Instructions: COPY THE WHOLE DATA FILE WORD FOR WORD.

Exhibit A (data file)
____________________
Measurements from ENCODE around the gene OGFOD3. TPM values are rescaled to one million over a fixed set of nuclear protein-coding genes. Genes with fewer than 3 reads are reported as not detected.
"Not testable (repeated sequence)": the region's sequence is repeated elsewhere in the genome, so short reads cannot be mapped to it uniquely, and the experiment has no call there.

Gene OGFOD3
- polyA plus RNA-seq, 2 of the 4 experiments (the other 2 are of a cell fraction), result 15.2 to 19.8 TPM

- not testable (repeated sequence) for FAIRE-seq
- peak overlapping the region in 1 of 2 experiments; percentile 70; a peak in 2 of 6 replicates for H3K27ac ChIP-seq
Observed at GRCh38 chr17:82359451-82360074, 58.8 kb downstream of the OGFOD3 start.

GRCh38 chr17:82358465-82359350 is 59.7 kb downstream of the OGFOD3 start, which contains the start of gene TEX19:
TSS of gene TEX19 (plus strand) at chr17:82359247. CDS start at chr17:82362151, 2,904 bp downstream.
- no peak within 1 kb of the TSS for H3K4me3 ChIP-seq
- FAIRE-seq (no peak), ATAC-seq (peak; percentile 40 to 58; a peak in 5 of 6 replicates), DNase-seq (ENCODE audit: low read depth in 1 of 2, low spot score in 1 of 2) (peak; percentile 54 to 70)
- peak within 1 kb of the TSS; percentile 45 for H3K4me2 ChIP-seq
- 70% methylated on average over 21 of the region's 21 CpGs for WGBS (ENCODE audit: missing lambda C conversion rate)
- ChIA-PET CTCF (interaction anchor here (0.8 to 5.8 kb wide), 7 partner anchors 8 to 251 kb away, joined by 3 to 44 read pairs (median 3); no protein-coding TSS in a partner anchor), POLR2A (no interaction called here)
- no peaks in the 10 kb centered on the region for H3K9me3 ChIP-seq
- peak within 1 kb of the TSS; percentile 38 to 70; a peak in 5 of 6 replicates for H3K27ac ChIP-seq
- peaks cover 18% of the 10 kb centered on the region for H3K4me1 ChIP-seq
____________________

Measurements from ENCODE around the gene OGFOD3. TPM values are rescaled to one million over a fixed set of nuclear protein-coding genes. Genes with fewer than 3 reads are reported as not detected.
"Not testable (repeated sequence)": the region's sequence is repeated elsewhere in the genome, so short reads cannot be mapped to it uniquely, and the experiment has no call there.

Gene OGFOD3
- polyA plus RNA-seq, 2 of the 4 experiments (the other 2 are of a cell fraction), result 15.2 to 19.8 TPM

- not testable (repeated sequence) for FAIRE-seq
- peak overlapping the region in 1 of 2 experiments; percentile 70; a peak in 2 of 6 replicates for H3K27ac ChIP-seq
Observed at GRCh38 chr17:82359451-82360074, 58.8 kb downstream of the OGFOD3 start.

GRCh38 chr17:82358465-82359350 is 59.7 kb downstream of the OGFOD3 start, which contains the start of gene TEX19:
TSS of gene TEX19 (plus strand) at chr17:82359247. CDS start at chr17:82362151, 2,904 bp downstream.
- no peak within 1 kb of the TSS for H3K4me3 ChIP-seq
- FAIRE-seq (no peak), ATAC-seq (peak; percentile 40 to 58; a peak in 5 of 6 replicates), DNase-seq (ENCODE audit: low read depth in 1 of 2, low spot score in 1 of 2) (peak; percentile 54 to 70)
- peak within 1 kb of the TSS; percentile 45 for H3K4me2 ChIP-seq
- 70% methylated on average over 21 of the region's 21 CpGs for WGBS (ENCODE audit: missing lambda C conversion rate)
- ChIA-PET CTCF (interaction anchor here (0.8 to 5.8 kb wide), 7 partner anchors 8 to 251 kb away, joined by 3 to 44 read pairs (median 3); no protein-coding TSS in a partner anchor), POLR2A (no interaction called here)
- no peaks in the 10 kb centered on the region for H3K9me3 ChIP-seq
- peak within 1 kb of the TSS; percentile 38 to 70; a peak in 5 of 6 replicates for H3K27ac ChIP-seq
- peaks cover 18% of the 10 kb centered on the region for H3K4me1 ChIP-seq